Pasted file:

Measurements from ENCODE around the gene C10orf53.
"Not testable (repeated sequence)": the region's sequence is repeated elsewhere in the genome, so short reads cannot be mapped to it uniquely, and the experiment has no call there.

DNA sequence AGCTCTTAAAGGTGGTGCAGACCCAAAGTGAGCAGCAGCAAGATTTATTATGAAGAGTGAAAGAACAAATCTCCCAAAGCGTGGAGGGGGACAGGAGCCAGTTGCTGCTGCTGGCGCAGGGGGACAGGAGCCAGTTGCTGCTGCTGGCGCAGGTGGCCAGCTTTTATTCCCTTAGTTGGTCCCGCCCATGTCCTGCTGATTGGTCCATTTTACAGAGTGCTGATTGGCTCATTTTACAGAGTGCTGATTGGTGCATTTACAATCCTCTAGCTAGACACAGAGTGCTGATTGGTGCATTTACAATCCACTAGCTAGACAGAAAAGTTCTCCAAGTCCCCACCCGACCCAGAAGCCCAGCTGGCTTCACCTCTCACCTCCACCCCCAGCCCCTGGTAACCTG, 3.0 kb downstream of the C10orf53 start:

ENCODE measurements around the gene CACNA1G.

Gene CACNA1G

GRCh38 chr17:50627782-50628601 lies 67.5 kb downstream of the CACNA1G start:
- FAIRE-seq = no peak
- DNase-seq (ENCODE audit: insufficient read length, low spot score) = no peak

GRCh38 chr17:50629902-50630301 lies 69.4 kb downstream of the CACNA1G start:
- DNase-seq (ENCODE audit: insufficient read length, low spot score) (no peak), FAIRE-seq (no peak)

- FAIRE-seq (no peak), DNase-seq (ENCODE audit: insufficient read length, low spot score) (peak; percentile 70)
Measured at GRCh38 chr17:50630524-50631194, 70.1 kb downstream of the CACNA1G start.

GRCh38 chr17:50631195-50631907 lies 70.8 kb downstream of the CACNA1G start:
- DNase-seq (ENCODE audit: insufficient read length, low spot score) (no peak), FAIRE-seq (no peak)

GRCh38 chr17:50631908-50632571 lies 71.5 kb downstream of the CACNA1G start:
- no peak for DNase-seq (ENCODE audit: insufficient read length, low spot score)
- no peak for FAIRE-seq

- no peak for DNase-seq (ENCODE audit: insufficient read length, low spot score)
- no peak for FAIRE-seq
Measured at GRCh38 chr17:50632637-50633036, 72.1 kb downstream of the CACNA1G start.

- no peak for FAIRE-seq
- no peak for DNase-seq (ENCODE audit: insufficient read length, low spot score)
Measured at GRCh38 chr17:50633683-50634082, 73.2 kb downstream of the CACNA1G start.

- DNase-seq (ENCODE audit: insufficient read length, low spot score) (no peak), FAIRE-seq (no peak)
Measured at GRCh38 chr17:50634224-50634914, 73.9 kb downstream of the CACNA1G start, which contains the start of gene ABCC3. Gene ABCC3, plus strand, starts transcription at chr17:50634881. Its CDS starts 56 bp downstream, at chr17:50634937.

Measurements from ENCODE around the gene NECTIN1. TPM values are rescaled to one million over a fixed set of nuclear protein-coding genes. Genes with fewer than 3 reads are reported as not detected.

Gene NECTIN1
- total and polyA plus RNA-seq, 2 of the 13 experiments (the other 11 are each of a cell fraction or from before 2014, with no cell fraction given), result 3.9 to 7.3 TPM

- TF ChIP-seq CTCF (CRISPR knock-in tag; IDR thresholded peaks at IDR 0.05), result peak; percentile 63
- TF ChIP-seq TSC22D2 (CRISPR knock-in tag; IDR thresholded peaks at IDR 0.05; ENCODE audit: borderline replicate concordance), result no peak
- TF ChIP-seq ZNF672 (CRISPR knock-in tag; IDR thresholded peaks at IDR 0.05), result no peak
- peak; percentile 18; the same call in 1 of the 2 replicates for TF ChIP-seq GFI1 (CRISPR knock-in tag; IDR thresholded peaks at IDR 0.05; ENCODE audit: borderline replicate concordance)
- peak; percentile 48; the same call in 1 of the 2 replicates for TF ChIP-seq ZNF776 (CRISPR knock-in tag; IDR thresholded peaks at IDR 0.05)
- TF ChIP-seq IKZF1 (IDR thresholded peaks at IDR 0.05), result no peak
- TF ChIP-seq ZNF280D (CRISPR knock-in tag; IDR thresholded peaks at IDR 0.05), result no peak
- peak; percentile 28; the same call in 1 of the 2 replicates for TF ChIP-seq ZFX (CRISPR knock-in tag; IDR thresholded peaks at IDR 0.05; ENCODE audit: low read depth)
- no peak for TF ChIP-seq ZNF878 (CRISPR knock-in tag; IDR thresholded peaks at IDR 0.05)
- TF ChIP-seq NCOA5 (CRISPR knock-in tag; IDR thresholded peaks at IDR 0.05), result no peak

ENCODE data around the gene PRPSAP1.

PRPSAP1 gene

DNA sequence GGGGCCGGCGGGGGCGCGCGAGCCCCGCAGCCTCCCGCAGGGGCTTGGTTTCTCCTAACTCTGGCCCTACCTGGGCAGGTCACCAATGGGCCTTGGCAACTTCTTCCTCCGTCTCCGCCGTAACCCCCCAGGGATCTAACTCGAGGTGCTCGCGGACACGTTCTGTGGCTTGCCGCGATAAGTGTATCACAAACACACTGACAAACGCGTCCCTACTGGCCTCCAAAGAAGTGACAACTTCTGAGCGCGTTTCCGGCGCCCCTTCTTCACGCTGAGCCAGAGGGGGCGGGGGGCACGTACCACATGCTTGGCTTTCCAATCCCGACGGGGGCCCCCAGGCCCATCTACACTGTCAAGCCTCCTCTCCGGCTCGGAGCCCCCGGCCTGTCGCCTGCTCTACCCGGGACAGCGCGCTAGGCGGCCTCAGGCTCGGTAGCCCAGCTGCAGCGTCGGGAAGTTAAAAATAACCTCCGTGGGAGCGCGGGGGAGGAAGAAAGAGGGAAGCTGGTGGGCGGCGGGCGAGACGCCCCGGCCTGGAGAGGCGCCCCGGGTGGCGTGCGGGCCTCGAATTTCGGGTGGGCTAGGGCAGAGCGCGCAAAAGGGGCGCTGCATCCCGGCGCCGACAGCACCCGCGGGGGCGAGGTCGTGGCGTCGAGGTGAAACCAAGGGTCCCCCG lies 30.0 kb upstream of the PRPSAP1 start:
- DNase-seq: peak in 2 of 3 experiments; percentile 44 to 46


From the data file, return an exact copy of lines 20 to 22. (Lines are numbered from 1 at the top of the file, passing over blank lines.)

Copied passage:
Measured at GRCh38 chr17:50632637-50633036, 72.1 kb downstream of the CACNA1G start.

- no peak for FAIRE-seq
- no peak for DNase-seq (ENCODE audit: insufficient read length, low spot score)